Tobacco dependence is a chronic condition that leads to significant morbidity and mortality. An estimated 500 million individuals now alive will be killed by tobacco products, and by 2020, tobacco is expected to kill more individuals than any single disease (World Health Organization, 1999). Although smoking in the United States declined moderately during the past decade, approximately one in four adults continues to smoke (American Cancer Society [ACS], 2004). Elderly smokers carry the greatest burden of smoking-related diseases and associated health care costs (U.S. Department of Health and Human Services [USDHHS], 2000).
Reducing tobacco use is a key component for Healthy People 2010, the national action plan for improving the health of all Americans during the first decade of the 21st century (Centers for Disease Control and Prevention [CDC], 2002). An estimated 70% of smokers want to quit, and 46% make an attempt each year (USDHHS, 2000). Older adults have the same quit rates as young adults, and even brief interventions are effective in smoking cessation (USDHHS, 2000).
It has been well documented that nurses are effective in delivering tobacco cessation interventions in a variety of care settings (Allen, 1996; Andrews, Tlngen, & Harper, 1999; DeBusk et al., 1994; Gebauer, Kwo, Haynes, & Wewers, 1998; GrahamGarcia & Heath, 2000; Hollis, Lichtenstein, Vogt, Stevens, & Biglan, 1993; Reeve, Calabro, & Adams-McNeill, 2000; Rice, 1999; Stanislaw & Wewers, 1994; Taylor, Houston-Miller, Killen, & DeBusk, 1990). Nurses in gerontological settings can make a significant impact on the nation's leading cause of preventable death with effective tobacco control practices.
This article examines tobacco dependence, specific health risks from chronic smoking, and benefits of smoking cessation for older adults. Evidence-based behavioral and pharmacological approaches to smoking cessation interventions are provided with implications for nurses in gerontological settings.
The chief physiological obstacle in quitting smoking at any age ís the addictive nature and chronic dependence of nicotine. Tobacco dependence has gripping effects and often is underestimated by its users. Eighty-one percent of current smokers express they would not initiate smoking again if they had the choice (Office on Smoking and Health, 1996).
In 1988, the U.S. Surgeon General issued a report that concluded cigarettes and other forms of tobacco are addictive and that nicotine is the drug in tobacco that causes the addiction and chronic dependence (USDHHS, 1988). Tobacco dependence is characterized by compulsive drug-seeking use, even in the face of psychological and physiological negative health consequences to the individual (USDHHS, 1988).
Most cigarettes in the U.S. market contain 2* 10 mg of nicotine. The average smoker inhales 1 to 2 mg of nicotine per cigarette. A one-packper-day smoker absorbs 20 to 40 mg of nicotine, achieving a plasma concentration of 25 to 35 mg/ml by midday (Henningfield, 1995). Nicotine is absorbed and distributed to most tissues of the body, where it binds with nicotine receptors and produces physiological effects on major organs and systems in the body.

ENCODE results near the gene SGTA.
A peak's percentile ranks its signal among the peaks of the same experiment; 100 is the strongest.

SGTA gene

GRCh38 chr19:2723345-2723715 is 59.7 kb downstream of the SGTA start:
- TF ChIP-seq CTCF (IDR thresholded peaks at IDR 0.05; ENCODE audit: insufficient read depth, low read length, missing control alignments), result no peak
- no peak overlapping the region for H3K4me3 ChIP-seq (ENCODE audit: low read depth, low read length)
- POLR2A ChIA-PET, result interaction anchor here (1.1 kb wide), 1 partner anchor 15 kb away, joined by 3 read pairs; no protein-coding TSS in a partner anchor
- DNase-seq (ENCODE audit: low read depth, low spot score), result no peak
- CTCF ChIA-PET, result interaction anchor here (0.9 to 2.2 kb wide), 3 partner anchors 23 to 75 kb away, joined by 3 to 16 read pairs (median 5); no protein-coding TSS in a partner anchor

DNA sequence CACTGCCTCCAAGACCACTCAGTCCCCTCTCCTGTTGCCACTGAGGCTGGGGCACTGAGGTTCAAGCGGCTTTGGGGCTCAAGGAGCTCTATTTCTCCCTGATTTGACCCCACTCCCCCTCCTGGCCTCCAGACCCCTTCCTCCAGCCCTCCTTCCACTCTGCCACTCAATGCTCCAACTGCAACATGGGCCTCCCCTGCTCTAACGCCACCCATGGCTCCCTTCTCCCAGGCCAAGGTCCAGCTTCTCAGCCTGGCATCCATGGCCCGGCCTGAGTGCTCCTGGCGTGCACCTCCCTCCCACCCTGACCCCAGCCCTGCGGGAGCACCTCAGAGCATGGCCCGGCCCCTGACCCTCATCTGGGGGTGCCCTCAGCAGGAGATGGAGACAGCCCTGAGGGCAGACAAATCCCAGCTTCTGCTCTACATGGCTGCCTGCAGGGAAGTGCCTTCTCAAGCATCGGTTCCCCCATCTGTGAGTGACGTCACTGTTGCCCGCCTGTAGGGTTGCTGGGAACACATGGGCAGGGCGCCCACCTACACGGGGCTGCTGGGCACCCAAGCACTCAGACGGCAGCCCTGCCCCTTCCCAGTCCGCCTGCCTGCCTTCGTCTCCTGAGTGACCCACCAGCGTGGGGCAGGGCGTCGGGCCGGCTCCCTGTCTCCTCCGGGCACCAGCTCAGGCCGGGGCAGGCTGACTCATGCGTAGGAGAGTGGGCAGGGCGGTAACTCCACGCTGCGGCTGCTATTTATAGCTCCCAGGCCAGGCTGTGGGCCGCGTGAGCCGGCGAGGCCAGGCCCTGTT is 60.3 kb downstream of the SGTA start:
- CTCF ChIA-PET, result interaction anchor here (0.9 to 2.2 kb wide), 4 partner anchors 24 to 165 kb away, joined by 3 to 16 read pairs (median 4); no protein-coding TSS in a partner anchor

Nicotine taken in by cigarette smoking reaches the brain in only 7 to 10 seconds and has a direct effect on the body for up to 30 minutes (Henningfield, 1985; National Institute on Drug Abuse, 1998). Smokers continue dosing frequently to maintain the drug's pleasurable effects and to prevent withdrawal. Individuals who smoke one pack per day selfadminister approximately "200 hits" of nicotine to the brain in a day (National Institute on Drug Abuse, 1998).
FACERSTROM test for nicotine dependence
The effects of nicotine that are related to dependence or addiction include activation of brain nicotinic receptors, changes in regional brain glucose metabolism, electroencephalographic changes, physiological dependence, and the release of catecholamines (e.g., dopamine, norepinephrine) and serotonin (Henningfield, 1995). The effects increase the desire to smoke through positive reinforcement (nicotine effects) and negative reinforcement (withdrawal symptoms).
Psychological factors also contribute to the difficulties smokers have when they try to quit. Tobacco use is a learned behavior and becomes integrated into an individual's daily routine. Smokers associate cigarettes with certain events, such as finishing a meal or having a cup of coffee.
Smoking often becomes a mechanism for coping with stressors (USDHHS, 2000). Women especially smoke in response to negative affect. Negative affect is a broad term referring to negative mood states. Negative affect can be characterized as either high arousal negative emotions of stress (e.g., anxiety, anger, fear), or low arousal negative emotions (e.g., sadness, depression, low energy, loneliness) (Solomon & Flynn, 1993). Women are characterized as negative effect smokers in response to emotional discomfort, stress, and tension, and as a measure to reduce stress (Pohl, 2000).
The components of tobacco dependence are in concordance with other drugs that cause dependence; the properties of nicotine serve as a reinforcement to repetitive seeking behaviors and elicit and abstinence syndrome when it is abruptly withdrawn. When tobacco is stopped, there is a withdrawal syndrome characterized by irritability, anger, impatience, restlessness, difficulty concentrating, insomnia, increased appetite, and depressed mood (American Psychiatric Association, 1994).